SATIRE IN IRAQ
If you want to be a satirist while living in Iraq
Though you say you’re only joking you had better watch your back.
Jon Stewart is your model but of course he knows it’s true
He doesn’t have to think about the things that worry you.
Ever since George W. Bush ordered the ill-fated invasion of Iraq that country has been a prime target of American satirists. But the ouster of Saddam also unleashed a recurrence of a long tradition of satire within Iraq. Cartoons, television show, on-line magazines and blogs all joined in a lively ridiculing of Iraqi political leaders as well as of U.S. abuses at Abu Ghraib.
Unfortunately, it proved to be a more dangerous game than in America. In 2006 Walid Hassan, whose “Caricature” sketch show was a popular Friday night TV program in Iraq, was gunned down. Several other journalists and TV employees were also murdered. This did not put end to satirical programming on TV and YouTube. But when Ahmad Bashir launched his own comedy show on YouTube, in which he mocked Sunni and Shiite clerics for inciting sectarian hostilities, he shot the show in Jordan to avoid threats from militia and terrorist groups.
But then the sudden emergence of a fiercely potent ISIS, and its claim to being an Islamic State, provided a fresh target for satirists. Iraqi Kurdish TV broadcast a Saturday Night Live style music video ridiculing a group of ISIS-style fighters singing: “We are bearded and filthy…We are brainless with nothing in our heads. We milk the goat even if it is male.”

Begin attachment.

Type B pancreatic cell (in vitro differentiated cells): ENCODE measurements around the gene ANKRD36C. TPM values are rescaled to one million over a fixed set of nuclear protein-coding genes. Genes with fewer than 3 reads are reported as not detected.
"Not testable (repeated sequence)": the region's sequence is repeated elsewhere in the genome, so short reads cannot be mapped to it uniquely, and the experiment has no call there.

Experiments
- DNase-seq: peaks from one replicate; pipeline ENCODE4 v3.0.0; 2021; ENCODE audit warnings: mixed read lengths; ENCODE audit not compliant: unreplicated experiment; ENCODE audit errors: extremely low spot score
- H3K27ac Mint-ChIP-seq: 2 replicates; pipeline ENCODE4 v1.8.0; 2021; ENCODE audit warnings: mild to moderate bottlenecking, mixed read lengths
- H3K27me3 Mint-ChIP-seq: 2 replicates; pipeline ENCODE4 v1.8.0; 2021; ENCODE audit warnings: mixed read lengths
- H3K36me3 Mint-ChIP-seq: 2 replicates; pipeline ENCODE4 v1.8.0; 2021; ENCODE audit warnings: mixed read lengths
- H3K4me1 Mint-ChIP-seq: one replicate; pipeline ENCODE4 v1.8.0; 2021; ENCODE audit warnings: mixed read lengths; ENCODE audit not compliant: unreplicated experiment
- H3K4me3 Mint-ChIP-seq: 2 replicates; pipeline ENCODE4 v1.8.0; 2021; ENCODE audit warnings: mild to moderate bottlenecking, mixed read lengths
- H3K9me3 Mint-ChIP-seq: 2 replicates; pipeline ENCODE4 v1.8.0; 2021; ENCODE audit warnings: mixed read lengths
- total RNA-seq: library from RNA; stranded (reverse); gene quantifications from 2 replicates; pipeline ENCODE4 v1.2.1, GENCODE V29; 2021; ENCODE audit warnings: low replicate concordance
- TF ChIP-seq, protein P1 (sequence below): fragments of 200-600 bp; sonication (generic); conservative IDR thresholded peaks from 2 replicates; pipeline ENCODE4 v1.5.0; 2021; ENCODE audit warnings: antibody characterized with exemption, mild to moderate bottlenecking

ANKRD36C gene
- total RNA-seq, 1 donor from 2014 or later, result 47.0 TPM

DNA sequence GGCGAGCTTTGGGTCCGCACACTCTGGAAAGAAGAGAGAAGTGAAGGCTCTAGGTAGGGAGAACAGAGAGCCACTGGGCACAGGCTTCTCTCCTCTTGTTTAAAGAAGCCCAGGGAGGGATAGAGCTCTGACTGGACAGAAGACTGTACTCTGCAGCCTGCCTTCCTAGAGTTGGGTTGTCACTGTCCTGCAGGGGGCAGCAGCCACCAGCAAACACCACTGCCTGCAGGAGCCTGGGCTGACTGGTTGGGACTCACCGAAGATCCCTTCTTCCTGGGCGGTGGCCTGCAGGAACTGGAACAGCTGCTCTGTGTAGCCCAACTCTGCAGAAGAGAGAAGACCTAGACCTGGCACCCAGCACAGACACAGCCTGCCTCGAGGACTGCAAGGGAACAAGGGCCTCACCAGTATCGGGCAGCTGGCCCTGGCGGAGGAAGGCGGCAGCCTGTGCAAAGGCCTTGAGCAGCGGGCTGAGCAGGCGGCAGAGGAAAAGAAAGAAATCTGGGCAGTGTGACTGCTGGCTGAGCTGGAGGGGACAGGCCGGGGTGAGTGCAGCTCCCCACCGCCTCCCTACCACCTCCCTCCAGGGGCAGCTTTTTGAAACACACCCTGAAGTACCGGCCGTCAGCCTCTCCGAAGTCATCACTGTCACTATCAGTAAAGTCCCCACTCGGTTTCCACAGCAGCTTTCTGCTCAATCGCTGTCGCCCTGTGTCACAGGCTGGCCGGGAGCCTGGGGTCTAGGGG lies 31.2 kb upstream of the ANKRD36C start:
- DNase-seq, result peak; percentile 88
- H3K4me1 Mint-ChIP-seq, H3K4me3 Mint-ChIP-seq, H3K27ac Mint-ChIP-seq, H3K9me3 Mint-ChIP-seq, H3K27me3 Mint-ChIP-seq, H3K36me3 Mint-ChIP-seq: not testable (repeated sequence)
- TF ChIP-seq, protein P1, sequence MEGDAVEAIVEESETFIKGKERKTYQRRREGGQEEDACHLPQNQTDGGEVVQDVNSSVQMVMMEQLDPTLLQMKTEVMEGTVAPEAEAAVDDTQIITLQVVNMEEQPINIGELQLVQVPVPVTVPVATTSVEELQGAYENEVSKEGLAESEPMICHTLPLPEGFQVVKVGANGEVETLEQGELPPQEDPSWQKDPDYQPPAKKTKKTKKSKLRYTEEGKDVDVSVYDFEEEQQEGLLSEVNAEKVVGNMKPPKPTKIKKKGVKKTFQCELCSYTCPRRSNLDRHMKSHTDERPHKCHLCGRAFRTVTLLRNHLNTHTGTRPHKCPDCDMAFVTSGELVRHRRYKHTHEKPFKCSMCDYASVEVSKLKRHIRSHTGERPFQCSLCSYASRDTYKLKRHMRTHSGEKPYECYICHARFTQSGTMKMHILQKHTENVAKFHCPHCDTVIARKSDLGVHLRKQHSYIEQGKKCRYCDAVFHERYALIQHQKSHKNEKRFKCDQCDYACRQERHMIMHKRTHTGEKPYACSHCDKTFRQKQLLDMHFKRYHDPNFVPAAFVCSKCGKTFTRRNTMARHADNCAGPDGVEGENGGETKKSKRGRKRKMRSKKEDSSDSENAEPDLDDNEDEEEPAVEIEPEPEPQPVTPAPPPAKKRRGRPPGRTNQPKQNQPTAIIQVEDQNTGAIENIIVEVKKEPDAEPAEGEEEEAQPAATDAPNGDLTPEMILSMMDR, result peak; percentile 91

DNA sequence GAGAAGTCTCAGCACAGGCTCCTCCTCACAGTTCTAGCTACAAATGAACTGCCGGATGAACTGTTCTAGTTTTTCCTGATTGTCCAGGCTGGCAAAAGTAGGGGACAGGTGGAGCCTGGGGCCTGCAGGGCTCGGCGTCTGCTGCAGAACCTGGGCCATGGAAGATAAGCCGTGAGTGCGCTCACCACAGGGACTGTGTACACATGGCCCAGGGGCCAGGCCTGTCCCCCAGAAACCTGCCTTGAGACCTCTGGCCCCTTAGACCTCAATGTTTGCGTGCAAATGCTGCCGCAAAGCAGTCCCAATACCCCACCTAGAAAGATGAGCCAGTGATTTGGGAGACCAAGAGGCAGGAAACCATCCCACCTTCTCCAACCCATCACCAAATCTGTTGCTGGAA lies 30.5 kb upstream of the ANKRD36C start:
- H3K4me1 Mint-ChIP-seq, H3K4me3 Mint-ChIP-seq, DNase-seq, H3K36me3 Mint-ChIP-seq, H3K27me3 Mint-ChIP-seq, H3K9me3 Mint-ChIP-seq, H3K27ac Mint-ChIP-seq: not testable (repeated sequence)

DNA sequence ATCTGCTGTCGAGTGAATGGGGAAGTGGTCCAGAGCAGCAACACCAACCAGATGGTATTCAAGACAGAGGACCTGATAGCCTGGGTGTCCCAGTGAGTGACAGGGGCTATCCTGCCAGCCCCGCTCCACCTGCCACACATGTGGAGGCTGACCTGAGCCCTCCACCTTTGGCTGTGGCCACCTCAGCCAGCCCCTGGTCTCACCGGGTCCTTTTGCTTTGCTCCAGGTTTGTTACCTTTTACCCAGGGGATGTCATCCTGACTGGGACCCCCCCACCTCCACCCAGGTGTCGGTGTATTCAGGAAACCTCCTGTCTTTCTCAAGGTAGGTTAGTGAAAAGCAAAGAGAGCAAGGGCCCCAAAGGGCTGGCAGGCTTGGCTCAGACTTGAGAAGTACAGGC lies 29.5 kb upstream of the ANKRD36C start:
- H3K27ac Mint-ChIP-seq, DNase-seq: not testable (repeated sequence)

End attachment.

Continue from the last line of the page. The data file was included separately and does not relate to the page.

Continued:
Now state-run Al Iraqya TV has hosted a 30-episode “State of Superstition” (the title changes khalifa, or caliphate, to khirafa, or superstition.) The show, which is available in translation on YouTube, takes aim at multiple targets – gratuitous violence, radical Islam, Saudi Arabia and Qatar, and, by implication, Israel -- ISIS is hatched from an egg laid by a Jewish woman married to Satan. But the main action is in a future Islamic State under a deranged “Beheader”. The show laughs as ISIS’ black beards; mocks their efforts at thought control (through the BBC – the Blood Broadcasting Corporation); and each episode ends with a choir of the former Saddam generals who run the ISIS army.
Says the director, Ali Al-Qasem: “By tackling this issue with humor you can reduce the fear of Islamic State among people, especially children….Everyone agrees the most important thing is protecting children, The Islamic State’s appearance, the way they look, is terrifying. By presenting them in a comedic way, I think we can help people to overcome that fear.” He goes further: “The whole world is talking about ISIS – America France – but once you make fun of them, they’re finished.”
Would it were so. But if his optimism is excessive his courage is admirable. “Making comedy about Islamic State is like trying to defuse a bomb” says the program’s writer. ”One mistake and you die.” So far it hasn’t happened, though they walk cautiously at night. Moreover, they continue to be supported by the state-run TV, in contrast to the banning of the Egypian satirist, Bassem Youseff. Still they remember the murder of Walid Hassan; and in the tumultuous Iraq of 2014 they know that they are playing in a much more dangerous game than their counterparts in America or Europe.